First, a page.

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Fed May Be Closer to Bailing Out the US Economy, Stock Market Than It Lets On

By Michael LebowitzMarket OverviewOct 04, 2023 07:03AM ET
www.investing.com/analysis/fed-may-be-closer-to-bailing-out-the-us-economy-stock-market-than-it-lets-on-200642383
Fed May Be Closer to Bailing Out the US Economy, Stock Market Than It Lets On
By Michael Lebowitz   |  Oct 04, 2023 07:03AM ET
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Based on some comments, it appears we scared a few people with A Crisis Is Coming.

Our article warns, “A financial crisis will likely follow the Fed’s “higher for longer” interest rate campaign.” We follow the article with more on financial crises to help calm any worries you may have. This article summarizes two interest rate-related crises, Long Term Capital Management (LTCM) and the lesser-known Financial Crisis of 1966.

We aim to convey two important lessons. First, both events exemplify how excessive leverage and financial system interdependences are dangerous when interest rates are rising. Second, they stress the importance of the Fed’s reaction function. A Fed that reacts quickly to a budding crisis can quickly mitigate it. The regional bank crisis in March serves as recent evidence. However, a crisis can blossom if the Fed is slow to react, as we saw in 2008.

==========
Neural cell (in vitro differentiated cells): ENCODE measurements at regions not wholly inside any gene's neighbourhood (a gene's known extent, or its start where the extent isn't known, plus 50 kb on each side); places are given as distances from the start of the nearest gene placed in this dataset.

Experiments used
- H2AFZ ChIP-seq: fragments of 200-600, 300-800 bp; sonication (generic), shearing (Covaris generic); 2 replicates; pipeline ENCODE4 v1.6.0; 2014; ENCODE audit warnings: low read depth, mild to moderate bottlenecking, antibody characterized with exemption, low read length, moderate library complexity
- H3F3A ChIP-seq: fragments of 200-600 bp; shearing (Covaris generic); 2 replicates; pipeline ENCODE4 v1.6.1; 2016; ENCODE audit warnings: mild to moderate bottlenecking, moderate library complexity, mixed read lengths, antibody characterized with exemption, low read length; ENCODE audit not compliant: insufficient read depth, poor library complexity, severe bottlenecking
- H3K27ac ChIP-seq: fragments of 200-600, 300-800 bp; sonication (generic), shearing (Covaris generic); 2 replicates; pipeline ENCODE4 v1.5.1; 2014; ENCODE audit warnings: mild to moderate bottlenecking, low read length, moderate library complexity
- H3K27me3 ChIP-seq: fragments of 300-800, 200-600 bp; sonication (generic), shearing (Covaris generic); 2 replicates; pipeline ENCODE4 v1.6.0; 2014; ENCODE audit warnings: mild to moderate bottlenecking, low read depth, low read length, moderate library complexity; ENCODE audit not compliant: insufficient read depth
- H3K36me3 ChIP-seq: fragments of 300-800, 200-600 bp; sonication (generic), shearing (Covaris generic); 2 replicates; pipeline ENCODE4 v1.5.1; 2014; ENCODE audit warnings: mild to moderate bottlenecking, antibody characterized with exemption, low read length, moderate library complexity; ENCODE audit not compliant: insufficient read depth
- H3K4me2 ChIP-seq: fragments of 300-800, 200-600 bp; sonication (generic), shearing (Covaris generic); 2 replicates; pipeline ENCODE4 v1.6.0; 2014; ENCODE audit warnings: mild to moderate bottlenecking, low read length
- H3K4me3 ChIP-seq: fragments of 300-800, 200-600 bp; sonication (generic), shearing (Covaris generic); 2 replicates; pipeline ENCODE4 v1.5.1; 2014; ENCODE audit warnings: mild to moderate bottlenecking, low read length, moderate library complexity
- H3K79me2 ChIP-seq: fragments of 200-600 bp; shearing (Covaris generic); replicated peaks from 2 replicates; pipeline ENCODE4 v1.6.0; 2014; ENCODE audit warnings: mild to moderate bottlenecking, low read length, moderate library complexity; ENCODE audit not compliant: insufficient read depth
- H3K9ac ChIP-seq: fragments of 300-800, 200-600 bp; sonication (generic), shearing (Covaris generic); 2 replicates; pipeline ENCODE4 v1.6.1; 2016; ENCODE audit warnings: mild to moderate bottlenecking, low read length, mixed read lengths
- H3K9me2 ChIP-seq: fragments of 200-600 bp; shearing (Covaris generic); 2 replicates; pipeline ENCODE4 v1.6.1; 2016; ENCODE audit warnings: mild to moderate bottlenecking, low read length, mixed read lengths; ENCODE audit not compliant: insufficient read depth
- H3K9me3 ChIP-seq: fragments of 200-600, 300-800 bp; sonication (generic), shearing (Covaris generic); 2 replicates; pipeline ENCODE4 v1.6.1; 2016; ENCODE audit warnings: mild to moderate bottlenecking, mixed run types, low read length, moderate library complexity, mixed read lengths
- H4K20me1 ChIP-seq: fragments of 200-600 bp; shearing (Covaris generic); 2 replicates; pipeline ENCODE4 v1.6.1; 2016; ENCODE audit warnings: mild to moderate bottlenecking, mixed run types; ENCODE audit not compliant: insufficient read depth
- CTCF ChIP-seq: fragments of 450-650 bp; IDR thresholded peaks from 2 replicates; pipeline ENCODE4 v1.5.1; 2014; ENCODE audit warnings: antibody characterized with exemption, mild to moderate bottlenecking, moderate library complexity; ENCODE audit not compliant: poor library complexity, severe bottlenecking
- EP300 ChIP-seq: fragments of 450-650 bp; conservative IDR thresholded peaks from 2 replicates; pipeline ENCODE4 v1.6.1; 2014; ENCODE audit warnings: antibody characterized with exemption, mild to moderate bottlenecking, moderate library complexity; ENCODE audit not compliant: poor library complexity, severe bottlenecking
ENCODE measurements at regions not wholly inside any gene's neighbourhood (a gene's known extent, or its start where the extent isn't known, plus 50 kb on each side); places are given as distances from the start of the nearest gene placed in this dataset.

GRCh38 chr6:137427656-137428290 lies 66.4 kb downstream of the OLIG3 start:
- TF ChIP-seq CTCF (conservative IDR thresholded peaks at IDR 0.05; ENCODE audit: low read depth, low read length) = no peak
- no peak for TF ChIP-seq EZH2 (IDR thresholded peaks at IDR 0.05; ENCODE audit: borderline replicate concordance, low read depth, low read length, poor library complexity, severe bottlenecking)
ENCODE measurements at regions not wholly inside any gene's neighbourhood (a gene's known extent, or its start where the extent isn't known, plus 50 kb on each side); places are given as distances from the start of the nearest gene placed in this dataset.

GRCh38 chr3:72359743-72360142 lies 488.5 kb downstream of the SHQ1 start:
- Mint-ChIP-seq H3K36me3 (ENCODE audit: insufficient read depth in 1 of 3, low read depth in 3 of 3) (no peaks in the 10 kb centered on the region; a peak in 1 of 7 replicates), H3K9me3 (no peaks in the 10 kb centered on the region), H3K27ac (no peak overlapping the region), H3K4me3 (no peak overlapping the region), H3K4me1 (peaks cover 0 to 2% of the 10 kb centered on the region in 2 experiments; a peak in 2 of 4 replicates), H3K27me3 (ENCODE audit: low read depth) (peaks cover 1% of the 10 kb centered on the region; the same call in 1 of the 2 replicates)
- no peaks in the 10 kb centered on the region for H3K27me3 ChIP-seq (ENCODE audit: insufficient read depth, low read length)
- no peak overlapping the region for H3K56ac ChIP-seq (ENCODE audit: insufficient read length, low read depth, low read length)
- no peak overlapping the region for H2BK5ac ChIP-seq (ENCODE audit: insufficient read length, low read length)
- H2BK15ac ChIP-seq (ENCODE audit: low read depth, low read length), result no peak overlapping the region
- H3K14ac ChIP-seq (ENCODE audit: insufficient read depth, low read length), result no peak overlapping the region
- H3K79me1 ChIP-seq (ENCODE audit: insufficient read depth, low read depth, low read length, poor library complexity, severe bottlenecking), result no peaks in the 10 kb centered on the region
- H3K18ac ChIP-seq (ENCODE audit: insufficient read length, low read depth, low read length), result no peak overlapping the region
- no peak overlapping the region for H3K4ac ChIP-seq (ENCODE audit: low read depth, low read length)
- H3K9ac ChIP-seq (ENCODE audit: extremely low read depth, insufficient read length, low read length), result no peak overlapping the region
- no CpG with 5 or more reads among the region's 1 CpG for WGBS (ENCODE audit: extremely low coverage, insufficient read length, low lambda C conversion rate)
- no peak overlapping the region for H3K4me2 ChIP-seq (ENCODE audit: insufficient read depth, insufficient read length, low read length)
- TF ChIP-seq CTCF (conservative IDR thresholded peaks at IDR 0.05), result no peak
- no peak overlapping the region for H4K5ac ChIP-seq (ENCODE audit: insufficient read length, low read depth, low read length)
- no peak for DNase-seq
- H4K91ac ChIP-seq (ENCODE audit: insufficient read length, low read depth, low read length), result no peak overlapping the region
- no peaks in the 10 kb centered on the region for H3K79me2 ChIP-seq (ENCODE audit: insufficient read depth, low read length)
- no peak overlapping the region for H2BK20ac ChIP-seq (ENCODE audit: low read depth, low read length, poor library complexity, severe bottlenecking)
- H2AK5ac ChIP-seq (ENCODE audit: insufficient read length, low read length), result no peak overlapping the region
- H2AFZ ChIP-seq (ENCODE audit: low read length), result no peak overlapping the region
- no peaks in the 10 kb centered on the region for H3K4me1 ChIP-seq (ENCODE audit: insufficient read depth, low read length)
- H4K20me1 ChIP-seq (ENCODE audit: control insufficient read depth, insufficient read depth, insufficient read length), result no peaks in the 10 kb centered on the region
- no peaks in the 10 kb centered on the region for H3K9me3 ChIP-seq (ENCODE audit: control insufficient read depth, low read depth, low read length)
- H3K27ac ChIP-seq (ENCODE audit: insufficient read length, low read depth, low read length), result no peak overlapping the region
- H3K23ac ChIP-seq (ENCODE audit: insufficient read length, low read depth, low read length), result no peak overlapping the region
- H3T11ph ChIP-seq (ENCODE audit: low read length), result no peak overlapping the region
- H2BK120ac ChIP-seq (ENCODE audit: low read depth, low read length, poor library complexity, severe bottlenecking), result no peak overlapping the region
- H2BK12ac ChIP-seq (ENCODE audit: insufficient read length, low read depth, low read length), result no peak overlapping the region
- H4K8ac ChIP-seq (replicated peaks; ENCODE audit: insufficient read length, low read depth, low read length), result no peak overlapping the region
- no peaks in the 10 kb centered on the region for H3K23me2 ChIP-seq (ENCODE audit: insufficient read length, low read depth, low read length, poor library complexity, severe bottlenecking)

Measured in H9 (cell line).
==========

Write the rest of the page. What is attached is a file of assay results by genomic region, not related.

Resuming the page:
Fed Funds And Crisis
Fed Funds And Crisis

Before moving on, it’s worth providing context for the recent series of rate hikes. Unless this time is different, another crisis is coming.

Fed Rate Hiking Cycles
Fed Rate Hiking Cycles

LTCM’s Failure

John Meriweather founded LTCM in 1994 after a successful bond trading career at Salomon Brothers. In addition to being led by one of the world’s most infamous bond traders, LTCM also had Myron Scholes and Robert Merton on their staff. Both won a Nobel Prize for options pricing. David Mullins Jr., previously the Vice Chairman of the Federal Reserve to Alan Greenspan, was also an employee. To say the firm was loaded with the finance world’s best and brightest may be an understatement.

LTCM specialized in bond arbitrage. Such trading entails taking advantage of anomalies in the price spread between two securities, which should have predictable price differences. They would bet divergences from the norm would eventually converge, as was all but guaranteed in time.

LTCM was using 25x or more leverage when it failed in 1998. With that kind of leverage, a 4% loss on the trade would deplete the firm’s equity and force it to either raise equity or fail.

The world-renowned hedge fund fell victim to the surprising 1998 Russian default. As a result of the unexpected default, there was a tremendous flight to quality into the U.S.

Treasury bonds, of which LTCM was effectively short. Bond divergences expanded as markets were illiquid, growing the losses on their convergence bets.